CONCORD, N.H. (AP) — A federal judge yesterday sentenced a New Hampshire woman to the maximum 10 years in prison for lying about her role in the 1994 Rwanda genocide, saying the United States cannot be a haven for those who slaughter out of hatred and ignorance.
Rwanda native Beatrice Munyenyezi declined her right to address the court after U.S. District Judge Steven McAuliffe imposed her sentence.
Munyenyezi, 43, was convicted in February of entering the United States and securing citizenship by lying about her role as a commander of one of the notorious roadblocks where Tutsis were singled out for slaughter. She also denied affiliation with any political party, despite her husband’s leadership role in the extremist Hutu militia party.
“She was not a mere spectator,” McAuliffe said. “I find this defendant was actively involved, actively participated, in the mass killing of men, women and children simply because they were Tutsis.”
McAuliffe acknowledged she has led a crime-free and productive life since her arrival in New Hampshire in 1998 but said it was a life lived under false pretenses.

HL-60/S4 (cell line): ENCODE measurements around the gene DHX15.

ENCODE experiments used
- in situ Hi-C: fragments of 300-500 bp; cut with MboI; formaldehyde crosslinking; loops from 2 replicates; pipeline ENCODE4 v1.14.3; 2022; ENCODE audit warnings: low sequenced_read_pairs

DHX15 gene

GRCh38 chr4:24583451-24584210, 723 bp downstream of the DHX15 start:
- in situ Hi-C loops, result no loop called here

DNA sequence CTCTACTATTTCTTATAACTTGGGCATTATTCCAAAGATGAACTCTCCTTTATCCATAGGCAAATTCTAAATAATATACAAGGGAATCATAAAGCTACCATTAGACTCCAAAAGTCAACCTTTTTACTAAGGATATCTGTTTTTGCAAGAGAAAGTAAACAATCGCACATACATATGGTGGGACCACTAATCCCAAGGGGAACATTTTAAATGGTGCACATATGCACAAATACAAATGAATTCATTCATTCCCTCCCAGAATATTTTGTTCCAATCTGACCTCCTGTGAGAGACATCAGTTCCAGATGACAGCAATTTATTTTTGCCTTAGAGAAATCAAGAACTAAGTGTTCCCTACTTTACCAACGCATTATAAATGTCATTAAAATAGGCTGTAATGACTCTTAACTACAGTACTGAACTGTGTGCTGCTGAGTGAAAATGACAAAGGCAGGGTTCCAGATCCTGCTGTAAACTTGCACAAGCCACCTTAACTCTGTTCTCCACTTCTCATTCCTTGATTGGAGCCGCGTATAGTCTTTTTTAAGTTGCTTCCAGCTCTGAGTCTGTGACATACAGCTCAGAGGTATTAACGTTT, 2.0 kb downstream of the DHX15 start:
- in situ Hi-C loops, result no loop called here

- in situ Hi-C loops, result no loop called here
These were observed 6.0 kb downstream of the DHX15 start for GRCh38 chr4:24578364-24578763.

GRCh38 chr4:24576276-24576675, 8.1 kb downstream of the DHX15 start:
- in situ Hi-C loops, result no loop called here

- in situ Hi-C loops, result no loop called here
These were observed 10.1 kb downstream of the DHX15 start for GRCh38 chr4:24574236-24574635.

There was no visible initial reaction from Munyenyezi or her daughters during sentencing. But midway through the hearing, Munyenyezi started weeping.
“It’s very, very traumatic,” defense attorney David Ruoff said afterward. “She’s been anxious about this. Regardless of what happened in Rwanda in 1994, it’s traumatic for any person to face their kids under these circumstances.”
McAuliffe said she effectively stole a citizenship slot away from a deserving refugee, possibly one who also had daughters and was a victim of violence and persecution. Munyenyezi took the oath of citizenship a decade ago in the very same courthouse where she was sentenced. McAuliffe stripped her of that citizenship when she was convicted.
Her lawyers say they will appeal her conviction.
Federal prosecutors had sought the maximum prison sentence, saying she’s as guilty as if she wielded the machete herself.
Hundreds of thousands of Tutsis and moderate Hutus were killed in a campaign of mass murder orchestrated by Hutu extremists during the genocide.
Munyenyezi’s lawyers say they will appeal her conviction to the 1st Circuit Court of Appeals — a move that is expected to delay deportation proceedings.
Ruoff said he too had considered asking for the maximum 10-year term, to keep Munyenyezi in the United States longer.
“She stays here, she has access to her children,” he said.
Outside the courthouse, her daughters declined to comment.